He’s a triple threat! He’s won Tony awards for writing the book, score, and lyrics for his Tony award-winning Best Musical The Mystery of Edwin Drood, not to mention Tony nominations for the musical Curtains and his play Say Goodnight, Gracie. Now he has given Landless Theatre Company his blessing to create a symphonic/metal arrangement of his score. I asked Rupert Holmes about his journey of writing Edwin Drood and his upcoming visit to the Arts Barn in Gaithersburg, MD this Sunday, September 18th, where he will be attending Landless Theatre Company’s new Symphonic/Metal production, and where he will be leading a post-performance discussion.
Joel: When did Andrew Baughman of Landless Theatre Company first approach you about doing a symphonic/metal version of The Mystery of Edwin Drood? What were your first reactions and why did you agree to let him do it?
Rupert: It was about two years ago, and my reaction was of much interest and curiosity. Upon consideration, and particularly after talking with Andrew, I thought Edwin Drood might take well to a heavy metal treatment and, as a musical whose ending is constantly changing, this interesting change of scenery for the show would be a fascinating experiment.
I hear you are coming to see the show this weekend. What are you most looking forward to seeing and hearing when you come to see Edwin Drood?
I will indeed be seeing the show, and participating in a Q&A afterward, this Sunday, September 18, 2016. I most look forward to seeing how the show’s trademark interactivity with the audience is influenced by this heavy metal treatment. Will it bring out the best or the beast in the audience, meaning will they pick happy or outlandish endings…and will the darker characters win out…or will the goodhearted and romantic souls triumph? I’m also particularly looking forward to seeing how this engaging and daring cast makes the roles their own.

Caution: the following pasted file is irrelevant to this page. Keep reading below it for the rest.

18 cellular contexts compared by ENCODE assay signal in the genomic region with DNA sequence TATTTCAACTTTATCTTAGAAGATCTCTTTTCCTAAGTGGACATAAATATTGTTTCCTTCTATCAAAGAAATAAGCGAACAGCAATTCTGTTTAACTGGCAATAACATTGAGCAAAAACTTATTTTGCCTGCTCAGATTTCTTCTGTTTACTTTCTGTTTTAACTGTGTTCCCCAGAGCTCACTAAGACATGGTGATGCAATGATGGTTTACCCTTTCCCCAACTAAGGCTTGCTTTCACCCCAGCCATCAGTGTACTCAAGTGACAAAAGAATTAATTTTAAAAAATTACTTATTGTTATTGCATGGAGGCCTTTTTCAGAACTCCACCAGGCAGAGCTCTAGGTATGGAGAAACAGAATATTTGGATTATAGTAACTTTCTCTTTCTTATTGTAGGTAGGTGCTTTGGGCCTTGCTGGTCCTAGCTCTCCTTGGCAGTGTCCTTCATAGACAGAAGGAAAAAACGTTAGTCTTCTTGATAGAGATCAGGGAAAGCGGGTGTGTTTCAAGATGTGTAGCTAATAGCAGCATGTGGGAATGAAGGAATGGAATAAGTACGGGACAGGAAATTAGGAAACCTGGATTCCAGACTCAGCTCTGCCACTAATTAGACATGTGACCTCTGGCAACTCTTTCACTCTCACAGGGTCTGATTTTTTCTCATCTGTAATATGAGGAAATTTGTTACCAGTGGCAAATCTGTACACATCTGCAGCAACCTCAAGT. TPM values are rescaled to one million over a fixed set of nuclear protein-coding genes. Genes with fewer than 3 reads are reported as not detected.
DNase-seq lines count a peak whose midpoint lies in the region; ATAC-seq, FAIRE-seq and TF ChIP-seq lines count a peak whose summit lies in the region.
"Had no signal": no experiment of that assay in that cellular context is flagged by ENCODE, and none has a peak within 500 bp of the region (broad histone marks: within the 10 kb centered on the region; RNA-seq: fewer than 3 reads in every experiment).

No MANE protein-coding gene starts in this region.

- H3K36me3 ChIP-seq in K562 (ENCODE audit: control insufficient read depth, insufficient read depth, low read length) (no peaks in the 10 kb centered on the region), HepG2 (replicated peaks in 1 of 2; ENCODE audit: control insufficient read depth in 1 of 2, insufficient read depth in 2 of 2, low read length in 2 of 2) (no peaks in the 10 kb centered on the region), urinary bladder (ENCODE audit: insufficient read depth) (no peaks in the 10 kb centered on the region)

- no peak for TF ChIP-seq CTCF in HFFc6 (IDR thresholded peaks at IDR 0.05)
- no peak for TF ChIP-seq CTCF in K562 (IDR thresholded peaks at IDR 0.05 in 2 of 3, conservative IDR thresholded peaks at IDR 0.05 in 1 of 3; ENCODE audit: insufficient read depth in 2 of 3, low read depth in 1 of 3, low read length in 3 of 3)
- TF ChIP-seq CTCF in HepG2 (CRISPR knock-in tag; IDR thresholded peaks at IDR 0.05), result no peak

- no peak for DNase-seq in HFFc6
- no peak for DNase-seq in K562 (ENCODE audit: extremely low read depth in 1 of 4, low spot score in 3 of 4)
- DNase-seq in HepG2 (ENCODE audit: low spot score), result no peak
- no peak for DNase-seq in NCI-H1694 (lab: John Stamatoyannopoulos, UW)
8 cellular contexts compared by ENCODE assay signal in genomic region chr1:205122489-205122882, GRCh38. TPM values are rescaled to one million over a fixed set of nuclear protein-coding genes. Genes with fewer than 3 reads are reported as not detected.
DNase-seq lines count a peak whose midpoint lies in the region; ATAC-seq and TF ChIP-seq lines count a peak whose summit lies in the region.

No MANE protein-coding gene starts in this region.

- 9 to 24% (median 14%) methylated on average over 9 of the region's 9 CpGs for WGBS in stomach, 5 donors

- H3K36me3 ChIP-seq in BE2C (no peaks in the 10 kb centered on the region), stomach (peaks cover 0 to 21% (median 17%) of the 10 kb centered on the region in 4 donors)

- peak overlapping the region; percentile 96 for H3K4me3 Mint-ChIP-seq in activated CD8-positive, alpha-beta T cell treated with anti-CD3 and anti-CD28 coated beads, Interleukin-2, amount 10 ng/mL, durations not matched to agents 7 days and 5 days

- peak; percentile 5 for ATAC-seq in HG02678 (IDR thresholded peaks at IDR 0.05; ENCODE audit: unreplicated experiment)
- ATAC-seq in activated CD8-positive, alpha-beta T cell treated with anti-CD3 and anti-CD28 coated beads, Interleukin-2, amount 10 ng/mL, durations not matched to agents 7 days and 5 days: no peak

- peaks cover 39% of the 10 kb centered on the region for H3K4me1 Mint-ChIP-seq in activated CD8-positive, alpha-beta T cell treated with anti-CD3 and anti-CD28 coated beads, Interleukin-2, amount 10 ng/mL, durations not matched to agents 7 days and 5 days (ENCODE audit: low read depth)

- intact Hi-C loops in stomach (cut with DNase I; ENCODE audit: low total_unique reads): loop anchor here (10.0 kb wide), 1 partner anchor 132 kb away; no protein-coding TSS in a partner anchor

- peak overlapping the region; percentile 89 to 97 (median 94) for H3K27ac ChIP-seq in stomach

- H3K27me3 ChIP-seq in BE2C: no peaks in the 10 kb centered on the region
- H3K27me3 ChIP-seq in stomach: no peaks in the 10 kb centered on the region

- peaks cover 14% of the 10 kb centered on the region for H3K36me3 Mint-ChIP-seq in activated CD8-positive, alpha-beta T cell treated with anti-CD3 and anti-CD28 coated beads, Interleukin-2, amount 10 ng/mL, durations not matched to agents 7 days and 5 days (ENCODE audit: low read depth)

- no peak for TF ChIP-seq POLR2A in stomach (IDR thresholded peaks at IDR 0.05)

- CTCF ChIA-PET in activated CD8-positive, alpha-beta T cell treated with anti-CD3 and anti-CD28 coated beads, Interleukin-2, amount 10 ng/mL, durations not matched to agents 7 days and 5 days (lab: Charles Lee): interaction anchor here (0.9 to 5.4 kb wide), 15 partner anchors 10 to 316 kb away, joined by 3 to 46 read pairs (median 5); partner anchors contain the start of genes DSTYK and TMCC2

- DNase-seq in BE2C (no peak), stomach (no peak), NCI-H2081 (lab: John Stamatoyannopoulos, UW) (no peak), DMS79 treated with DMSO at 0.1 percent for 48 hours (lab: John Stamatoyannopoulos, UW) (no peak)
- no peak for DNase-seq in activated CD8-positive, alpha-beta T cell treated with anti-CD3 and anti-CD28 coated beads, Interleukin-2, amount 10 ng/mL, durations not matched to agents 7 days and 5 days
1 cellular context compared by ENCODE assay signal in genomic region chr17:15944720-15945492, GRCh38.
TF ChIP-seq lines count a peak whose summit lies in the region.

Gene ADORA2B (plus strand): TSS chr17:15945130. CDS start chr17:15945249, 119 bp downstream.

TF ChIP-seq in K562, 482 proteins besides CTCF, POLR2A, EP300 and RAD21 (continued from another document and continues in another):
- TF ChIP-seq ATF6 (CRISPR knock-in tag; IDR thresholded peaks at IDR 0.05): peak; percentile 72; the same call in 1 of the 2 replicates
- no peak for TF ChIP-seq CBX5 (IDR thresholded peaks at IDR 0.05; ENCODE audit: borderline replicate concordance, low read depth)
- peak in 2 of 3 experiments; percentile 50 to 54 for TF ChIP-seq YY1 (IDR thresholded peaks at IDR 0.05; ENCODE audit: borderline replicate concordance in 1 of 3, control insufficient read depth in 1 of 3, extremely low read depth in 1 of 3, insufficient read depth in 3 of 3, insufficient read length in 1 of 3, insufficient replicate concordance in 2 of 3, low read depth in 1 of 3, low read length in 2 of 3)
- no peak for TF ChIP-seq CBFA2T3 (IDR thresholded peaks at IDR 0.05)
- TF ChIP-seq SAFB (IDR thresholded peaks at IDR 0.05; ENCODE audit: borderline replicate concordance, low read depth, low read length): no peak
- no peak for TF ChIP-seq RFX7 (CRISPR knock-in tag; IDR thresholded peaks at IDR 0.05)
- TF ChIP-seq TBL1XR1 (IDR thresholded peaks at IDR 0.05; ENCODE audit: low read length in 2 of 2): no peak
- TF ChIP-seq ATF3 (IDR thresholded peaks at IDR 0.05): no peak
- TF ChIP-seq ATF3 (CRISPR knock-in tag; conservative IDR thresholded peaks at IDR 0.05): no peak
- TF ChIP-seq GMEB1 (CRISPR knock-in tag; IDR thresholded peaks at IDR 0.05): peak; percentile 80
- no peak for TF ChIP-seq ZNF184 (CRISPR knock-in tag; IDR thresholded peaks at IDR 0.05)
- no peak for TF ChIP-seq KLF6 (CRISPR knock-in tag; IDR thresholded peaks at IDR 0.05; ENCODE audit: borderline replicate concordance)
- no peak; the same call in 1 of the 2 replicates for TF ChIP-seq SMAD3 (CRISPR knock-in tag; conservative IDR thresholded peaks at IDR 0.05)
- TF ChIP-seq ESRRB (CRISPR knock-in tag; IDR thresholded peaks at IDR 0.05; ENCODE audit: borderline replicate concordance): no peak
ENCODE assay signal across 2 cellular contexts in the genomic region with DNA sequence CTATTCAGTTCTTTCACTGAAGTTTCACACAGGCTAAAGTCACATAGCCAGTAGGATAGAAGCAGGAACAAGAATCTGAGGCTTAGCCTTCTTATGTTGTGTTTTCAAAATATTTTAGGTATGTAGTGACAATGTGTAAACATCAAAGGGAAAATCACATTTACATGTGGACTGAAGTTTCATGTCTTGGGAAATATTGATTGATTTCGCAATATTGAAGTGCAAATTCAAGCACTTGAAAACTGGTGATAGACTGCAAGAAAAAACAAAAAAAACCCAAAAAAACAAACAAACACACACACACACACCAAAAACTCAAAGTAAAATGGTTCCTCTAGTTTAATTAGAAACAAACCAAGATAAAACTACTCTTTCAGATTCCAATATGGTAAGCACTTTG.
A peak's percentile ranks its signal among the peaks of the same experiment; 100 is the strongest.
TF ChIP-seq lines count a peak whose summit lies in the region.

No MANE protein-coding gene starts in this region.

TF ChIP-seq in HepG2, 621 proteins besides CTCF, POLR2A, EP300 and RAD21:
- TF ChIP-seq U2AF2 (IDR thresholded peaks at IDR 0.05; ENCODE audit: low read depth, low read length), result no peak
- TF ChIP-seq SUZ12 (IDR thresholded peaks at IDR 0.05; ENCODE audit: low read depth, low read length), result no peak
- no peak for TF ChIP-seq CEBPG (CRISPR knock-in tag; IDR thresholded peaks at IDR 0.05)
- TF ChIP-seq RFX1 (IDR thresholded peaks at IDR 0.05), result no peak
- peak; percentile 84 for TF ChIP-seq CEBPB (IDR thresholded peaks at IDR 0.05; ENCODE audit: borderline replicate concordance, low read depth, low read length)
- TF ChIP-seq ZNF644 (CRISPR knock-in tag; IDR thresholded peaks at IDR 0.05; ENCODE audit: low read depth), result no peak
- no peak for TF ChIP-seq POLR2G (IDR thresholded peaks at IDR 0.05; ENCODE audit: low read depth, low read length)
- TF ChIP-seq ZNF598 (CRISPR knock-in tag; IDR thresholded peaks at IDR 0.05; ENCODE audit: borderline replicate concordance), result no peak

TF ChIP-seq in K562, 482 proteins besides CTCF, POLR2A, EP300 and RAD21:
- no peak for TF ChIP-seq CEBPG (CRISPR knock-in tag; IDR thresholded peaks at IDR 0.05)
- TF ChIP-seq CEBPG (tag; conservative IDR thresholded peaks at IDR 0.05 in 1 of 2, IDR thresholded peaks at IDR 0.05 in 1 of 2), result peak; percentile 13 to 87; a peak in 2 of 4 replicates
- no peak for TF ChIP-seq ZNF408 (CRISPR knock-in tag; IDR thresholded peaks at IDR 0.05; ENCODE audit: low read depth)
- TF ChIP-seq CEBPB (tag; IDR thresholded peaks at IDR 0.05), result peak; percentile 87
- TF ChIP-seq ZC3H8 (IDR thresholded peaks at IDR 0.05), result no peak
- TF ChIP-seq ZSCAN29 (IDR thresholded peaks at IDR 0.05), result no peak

Have you ever granted permission before to a theater company to create new arrangements? Are there other styles of music that you think would fit your score for Edwin Drood?
All previous productions have keyed out of my own original orchestrations for the first Broadway version or my re-orchestration of the recent Roundabout revival. Of course, talented musical directors are always finding ways for my orchestrations to fit their own particular ensemble, so there have been adaptations, but never of this nature or on this scale.
Have you heard any of the new Landless arrangements and if so, which ones are your favorites? Have you made changes or made suggestions regarding the new arrangements? Did Andrew sent you the arrangements for your approval as they were written?
I made a few tentative suggestions and Andrew has run the arrangements by me, but as a character in Edwin Drood exclaims, “In for a penny, in for a pound!” so I have let Andrew and his team have their way with the score.
How would you describe your score for The Mystery of Edwin Drood?
The show is set in 1895 England, so I wrote it as if I’d been teleported back in time and had to write a score acceptable to that period while still knowing what I do about Rodgers and Hammerstein, Puccini, Hitchcock film composer Bernard Herrmann, and other composer idols of mine. Obviously the score owes a lot to the style of Gilbert and Sullivan, to British music hall songs, and to singer-songwriter Rupert Holmes. I always forget to acknowledge him.
Take our readers on the journey of writing Edwin Drood-the score, lyrics, and book and a little history of the Broadway productions. How much were you involved in the recent revival on Broadway? How did you like it?